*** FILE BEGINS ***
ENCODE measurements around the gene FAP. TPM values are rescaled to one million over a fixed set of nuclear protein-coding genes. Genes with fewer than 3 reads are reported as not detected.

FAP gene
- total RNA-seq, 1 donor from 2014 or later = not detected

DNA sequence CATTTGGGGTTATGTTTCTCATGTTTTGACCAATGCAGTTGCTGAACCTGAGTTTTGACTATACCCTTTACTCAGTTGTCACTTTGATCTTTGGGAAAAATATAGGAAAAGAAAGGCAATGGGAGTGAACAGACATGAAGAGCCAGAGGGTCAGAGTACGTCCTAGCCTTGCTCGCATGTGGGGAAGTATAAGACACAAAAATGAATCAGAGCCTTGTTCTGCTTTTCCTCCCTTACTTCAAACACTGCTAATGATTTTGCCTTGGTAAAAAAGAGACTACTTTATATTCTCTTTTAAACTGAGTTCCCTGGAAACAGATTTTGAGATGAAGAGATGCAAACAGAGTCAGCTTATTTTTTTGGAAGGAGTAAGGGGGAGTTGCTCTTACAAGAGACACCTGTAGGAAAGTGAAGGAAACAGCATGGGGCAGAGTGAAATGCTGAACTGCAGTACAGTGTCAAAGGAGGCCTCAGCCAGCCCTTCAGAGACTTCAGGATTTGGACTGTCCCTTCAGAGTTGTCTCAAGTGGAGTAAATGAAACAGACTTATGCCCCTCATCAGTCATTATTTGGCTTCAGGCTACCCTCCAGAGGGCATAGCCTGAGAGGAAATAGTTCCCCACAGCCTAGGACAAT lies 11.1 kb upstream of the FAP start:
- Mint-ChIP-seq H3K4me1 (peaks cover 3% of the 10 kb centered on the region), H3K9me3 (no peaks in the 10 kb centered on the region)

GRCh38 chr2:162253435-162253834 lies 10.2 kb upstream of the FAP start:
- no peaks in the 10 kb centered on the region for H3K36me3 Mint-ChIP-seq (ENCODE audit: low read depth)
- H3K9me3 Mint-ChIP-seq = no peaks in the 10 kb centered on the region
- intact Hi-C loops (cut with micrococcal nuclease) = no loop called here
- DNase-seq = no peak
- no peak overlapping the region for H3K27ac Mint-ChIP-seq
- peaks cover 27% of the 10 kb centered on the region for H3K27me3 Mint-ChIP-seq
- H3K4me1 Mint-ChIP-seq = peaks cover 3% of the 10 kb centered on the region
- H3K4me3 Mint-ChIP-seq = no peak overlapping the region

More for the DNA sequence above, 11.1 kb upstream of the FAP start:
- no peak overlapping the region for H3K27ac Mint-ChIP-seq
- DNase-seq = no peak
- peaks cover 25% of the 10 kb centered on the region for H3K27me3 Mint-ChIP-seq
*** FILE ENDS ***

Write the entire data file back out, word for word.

ENCODE measurements around the gene FAP. TPM values are rescaled to one million over a fixed set of nuclear protein-coding genes. Genes with fewer than 3 reads are reported as not detected.

FAP gene
- total RNA-seq, 1 donor from 2014 or later = not detected

DNA sequence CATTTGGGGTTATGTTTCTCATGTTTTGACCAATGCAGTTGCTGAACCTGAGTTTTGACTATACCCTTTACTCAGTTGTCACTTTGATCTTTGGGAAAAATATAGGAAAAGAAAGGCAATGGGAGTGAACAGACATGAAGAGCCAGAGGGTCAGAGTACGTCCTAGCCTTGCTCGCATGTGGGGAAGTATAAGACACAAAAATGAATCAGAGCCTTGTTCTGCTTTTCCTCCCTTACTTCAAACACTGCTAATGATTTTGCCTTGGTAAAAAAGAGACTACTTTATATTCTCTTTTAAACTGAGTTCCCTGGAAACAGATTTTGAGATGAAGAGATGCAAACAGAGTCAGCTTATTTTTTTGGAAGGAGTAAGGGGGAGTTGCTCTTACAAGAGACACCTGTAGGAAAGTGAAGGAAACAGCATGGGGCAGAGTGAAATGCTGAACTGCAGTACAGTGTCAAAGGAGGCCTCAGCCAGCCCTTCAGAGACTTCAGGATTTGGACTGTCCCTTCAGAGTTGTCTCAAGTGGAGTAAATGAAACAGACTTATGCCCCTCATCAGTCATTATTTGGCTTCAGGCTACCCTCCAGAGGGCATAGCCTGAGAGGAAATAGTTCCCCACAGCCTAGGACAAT lies 11.1 kb upstream of the FAP start:
- Mint-ChIP-seq H3K4me1 (peaks cover 3% of the 10 kb centered on the region), H3K9me3 (no peaks in the 10 kb centered on the region)

GRCh38 chr2:162253435-162253834 lies 10.2 kb upstream of the FAP start:
- no peaks in the 10 kb centered on the region for H3K36me3 Mint-ChIP-seq (ENCODE audit: low read depth)
- H3K9me3 Mint-ChIP-seq = no peaks in the 10 kb centered on the region
- intact Hi-C loops (cut with micrococcal nuclease) = no loop called here
- DNase-seq = no peak
- no peak overlapping the region for H3K27ac Mint-ChIP-seq
- peaks cover 27% of the 10 kb centered on the region for H3K27me3 Mint-ChIP-seq
- H3K4me1 Mint-ChIP-seq = peaks cover 3% of the 10 kb centered on the region
- H3K4me3 Mint-ChIP-seq = no peak overlapping the region

More for the DNA sequence above, 11.1 kb upstream of the FAP start:
- no peak overlapping the region for H3K27ac Mint-ChIP-seq
- DNase-seq = no peak
- peaks cover 25% of the 10 kb centered on the region for H3K27me3 Mint-ChIP-seq